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July 16, 1898: Typhoid strikes at the Minnesota State Fairgrounds

In 1898, 400 members of the Fifteenth Minnesota Volunteer Infantry were hospitalized with typhoid after camping at the Minnesota State Fairgrounds.

Courtesy of the Minnesota Historical Society
Temporary dwellings of the Fifteenth Regiment after
abandoning the Fairgrounds, c.1898

In 1898, 400 members of the Fifteenth Minnesota Volunteer Infantry were hospitalized with typhoid after camping at the Minnesota State Fairgrounds. U.S. Army Surgeons decided the epidemic’s source was the public water of Minneapolis.

In 1898 the Spanish-American War began and the Fifteenth Minnesota Volunteer Infantry was assembled. The state expected so many volunteers that it created a temporary camp at the state fairgrounds. Prospective soldiers began arriving at the fairgrounds on July 5, and by July 18, 1,326 men had enlisted. The regiment was one of the largest groups ever assembled in Minnesota. The camp became a center of public activity as citizens came to see the regiment train.

At the fairgrounds soldiers participated in training, parades and drills. Temperatures were abnormally hot and camp hospitals were filled. On July 16th alone doctors recorded seventy-five soldiers in the hospitals. Doctors dismissed most conditions as minor and the result of drinking too much water.

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However, by July 25 doctors began to report men whose conditions failed to improve. Because the soldiers had been drinking so much water, doctors suspected the fairgrounds water supply was the source of the illness. By early August water tests found typhoid bacteria in fairgrounds water tanks. During the course of the month, typhoid became an epidemic in the camp. Soldiers were succumbing at an average rate of twenty per day. On August 23, Colonel H.A. Leonhauser moved the regiment to Fort Snelling, hoping to escape the epidemic. Fort Snelling was unique because it had its own well for fresh water.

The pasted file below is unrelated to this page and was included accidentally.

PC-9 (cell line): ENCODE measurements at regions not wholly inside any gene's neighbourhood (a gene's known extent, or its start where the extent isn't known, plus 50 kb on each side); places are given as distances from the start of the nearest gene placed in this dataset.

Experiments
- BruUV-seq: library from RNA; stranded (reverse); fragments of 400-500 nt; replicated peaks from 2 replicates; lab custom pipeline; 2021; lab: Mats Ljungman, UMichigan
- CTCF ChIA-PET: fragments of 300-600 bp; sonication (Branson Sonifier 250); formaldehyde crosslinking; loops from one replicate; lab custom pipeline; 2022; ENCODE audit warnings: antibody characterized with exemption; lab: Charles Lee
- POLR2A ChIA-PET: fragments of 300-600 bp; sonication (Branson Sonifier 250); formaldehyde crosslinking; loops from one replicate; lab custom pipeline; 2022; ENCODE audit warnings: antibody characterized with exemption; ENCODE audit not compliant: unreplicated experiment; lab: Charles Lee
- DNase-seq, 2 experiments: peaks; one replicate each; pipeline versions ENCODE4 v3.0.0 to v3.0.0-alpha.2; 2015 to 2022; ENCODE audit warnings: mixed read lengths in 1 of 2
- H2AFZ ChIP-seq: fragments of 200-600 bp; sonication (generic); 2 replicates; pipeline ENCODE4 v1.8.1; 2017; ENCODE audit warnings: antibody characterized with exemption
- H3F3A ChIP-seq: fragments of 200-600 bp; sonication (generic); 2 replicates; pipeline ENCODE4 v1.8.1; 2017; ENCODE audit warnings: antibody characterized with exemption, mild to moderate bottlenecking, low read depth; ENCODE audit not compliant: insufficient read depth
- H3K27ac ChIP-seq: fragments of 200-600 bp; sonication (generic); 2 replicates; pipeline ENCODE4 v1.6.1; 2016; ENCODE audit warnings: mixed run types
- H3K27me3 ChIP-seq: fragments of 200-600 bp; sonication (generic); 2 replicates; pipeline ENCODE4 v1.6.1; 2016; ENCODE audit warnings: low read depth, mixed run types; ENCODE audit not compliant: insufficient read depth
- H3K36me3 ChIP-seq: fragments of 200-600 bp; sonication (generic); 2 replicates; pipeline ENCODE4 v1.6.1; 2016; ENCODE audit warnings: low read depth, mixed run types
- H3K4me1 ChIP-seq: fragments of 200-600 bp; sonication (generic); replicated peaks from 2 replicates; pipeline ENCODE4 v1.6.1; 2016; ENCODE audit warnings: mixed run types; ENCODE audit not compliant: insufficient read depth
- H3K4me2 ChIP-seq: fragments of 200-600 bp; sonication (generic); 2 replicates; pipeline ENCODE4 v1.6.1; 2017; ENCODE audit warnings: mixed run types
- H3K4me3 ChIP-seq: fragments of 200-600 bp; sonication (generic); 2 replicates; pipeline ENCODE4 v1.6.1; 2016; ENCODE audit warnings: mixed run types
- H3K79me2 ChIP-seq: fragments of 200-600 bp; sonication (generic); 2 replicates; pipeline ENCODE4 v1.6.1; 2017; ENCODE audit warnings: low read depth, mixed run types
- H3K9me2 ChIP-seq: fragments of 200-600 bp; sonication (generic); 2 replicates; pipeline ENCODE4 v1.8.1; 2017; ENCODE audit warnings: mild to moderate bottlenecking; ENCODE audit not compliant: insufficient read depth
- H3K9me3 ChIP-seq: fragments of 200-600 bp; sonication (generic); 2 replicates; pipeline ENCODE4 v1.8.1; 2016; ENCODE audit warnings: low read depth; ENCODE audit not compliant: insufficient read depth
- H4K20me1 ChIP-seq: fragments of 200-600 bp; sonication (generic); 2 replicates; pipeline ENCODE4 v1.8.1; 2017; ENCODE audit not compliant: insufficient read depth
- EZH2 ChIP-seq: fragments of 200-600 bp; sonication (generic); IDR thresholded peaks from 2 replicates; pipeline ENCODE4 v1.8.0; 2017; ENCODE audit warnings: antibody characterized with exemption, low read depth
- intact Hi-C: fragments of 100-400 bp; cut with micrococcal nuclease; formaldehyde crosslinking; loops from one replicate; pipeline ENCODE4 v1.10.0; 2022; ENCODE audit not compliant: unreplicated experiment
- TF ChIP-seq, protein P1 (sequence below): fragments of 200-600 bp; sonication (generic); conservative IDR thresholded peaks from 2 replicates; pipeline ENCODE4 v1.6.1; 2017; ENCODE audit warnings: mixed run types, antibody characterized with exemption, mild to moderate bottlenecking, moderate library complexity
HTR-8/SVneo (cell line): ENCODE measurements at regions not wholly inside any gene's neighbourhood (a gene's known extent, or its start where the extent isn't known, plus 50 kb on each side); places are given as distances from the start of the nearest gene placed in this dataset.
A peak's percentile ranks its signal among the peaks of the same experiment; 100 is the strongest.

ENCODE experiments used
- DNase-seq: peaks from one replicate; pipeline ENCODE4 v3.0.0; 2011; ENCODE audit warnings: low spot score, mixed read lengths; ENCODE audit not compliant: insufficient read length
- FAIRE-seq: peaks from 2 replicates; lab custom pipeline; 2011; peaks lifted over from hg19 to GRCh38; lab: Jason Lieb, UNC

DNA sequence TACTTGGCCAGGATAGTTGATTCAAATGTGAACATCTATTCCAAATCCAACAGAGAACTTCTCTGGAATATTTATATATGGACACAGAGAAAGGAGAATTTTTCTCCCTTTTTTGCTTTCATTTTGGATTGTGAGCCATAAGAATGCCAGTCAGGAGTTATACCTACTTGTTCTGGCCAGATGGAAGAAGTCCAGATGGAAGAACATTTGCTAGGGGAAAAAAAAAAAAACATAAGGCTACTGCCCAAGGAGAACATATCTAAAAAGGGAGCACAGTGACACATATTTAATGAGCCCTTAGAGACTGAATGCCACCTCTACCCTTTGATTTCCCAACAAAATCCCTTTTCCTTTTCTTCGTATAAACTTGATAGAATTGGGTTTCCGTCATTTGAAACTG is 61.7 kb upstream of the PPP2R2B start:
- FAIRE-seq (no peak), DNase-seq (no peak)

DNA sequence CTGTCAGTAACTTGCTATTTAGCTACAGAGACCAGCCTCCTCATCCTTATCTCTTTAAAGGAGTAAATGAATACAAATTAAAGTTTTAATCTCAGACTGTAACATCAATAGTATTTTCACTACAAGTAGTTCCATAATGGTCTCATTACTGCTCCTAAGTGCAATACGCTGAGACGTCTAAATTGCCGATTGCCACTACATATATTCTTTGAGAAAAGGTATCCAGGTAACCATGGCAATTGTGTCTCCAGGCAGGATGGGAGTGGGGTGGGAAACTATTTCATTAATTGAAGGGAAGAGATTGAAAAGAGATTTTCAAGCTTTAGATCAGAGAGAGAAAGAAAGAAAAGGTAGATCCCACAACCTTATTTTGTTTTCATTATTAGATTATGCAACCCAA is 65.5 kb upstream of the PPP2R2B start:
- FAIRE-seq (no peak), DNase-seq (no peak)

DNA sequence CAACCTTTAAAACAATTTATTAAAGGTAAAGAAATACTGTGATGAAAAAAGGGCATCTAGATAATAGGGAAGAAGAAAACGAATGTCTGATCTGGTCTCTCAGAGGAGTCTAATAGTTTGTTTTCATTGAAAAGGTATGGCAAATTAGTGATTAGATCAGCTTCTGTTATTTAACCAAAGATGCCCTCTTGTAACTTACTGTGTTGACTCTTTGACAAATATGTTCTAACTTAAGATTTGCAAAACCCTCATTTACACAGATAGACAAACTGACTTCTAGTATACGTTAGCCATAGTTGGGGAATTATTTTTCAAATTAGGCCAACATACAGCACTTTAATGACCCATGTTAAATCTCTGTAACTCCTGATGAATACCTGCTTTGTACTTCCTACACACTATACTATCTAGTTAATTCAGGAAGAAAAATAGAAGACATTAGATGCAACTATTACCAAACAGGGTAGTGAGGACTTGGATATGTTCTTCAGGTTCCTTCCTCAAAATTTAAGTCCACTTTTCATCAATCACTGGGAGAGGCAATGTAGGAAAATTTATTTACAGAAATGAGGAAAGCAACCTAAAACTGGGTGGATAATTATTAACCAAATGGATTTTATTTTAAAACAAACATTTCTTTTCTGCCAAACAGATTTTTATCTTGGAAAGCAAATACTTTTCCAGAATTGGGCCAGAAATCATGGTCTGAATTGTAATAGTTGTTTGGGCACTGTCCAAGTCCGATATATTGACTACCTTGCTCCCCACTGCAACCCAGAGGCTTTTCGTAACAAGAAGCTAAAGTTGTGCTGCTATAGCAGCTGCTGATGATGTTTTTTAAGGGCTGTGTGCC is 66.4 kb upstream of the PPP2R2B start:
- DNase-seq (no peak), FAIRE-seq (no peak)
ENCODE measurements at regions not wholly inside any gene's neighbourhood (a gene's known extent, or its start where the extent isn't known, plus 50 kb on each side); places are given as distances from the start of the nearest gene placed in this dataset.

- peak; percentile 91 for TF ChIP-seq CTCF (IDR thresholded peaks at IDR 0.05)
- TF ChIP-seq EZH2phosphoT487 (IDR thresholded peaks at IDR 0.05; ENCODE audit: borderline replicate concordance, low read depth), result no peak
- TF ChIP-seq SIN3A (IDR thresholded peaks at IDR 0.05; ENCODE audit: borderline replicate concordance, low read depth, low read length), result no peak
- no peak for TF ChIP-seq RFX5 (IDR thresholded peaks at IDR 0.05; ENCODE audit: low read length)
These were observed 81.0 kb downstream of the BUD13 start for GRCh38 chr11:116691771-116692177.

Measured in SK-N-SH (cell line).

In Minnesota that summer, 360 men were hospitalized with typhoid. As the Fifteenth Regiment prepared to transfer to Camp Meade in Pennsylvania to complete their basic training, new cases continued to appear. An additional forty men were hospitalized before the epidemic finally began to decline in mid-September, after the men had reached Camp Meade.

Camp Meade was created specifically by the U.S. Army to remove soldiers from older camps where typhoid had flourished. Typhoid plagued the Fifteenth and other regiments throughout the Spanish-American War. Because of this, the U.S. Army commissioned Dr. Walter Reed and army surgeons to investigate how typhoid spread through the army.

From hospital records Dr. Reed determined that the Minnesota Fifteenth suffered the first large typhoid epidemic of the war. The Army was concerned that the Fifteenth Regiment had spread the typhoid epidemic. They ordered Dr. Reed to find its source. At the time little was known about typhoid other than how to identify its bacteria and that it could be spread by human contact.

Dr. Reed concluded that the origin of the epidemic was contaminated public water in Minneapolis. This was based on the city reporting 300 cases of typhoid in 1897. City public water was pumped from the Mississippi River and was contaminated with waste and sewage upstream. Bacteria could thrive in this polluted water. While the fairgrounds were located in St. Paul, Reed believed that a soldier could carry the bacteria from Minneapolis. Since most of the soldiers had never been exposed to typhoid, they could easily contract the bacteria. Once the disease was present it could be spread to other soldiers and water supplies. While Dr. Reed informed officials of his findings, he had no suggestions for how to eliminate typhoid from city water.

The losses of the Fifteenth Regiment were tragic. Typhoid was the only major source of casualties for the regiment during the Spanish-American War. The U.S. and Spain began negotiating a cease-fire on July 30 and the Fifteenth never saw active service. Ultimately, the epidemic lasted for three months and hospitalized 400 men. Victims were sick for about seventy days. Eighteen members of the regiment died from typhoid. The epidemic raised concerns about public health in Minnesota and nationwide. As a result, because of new attention paid to typhoid and its causes, health services were able to eliminate the typhoid bacteria from public water by 1910.

For more information on this topic, check out the original entry on MNopedia.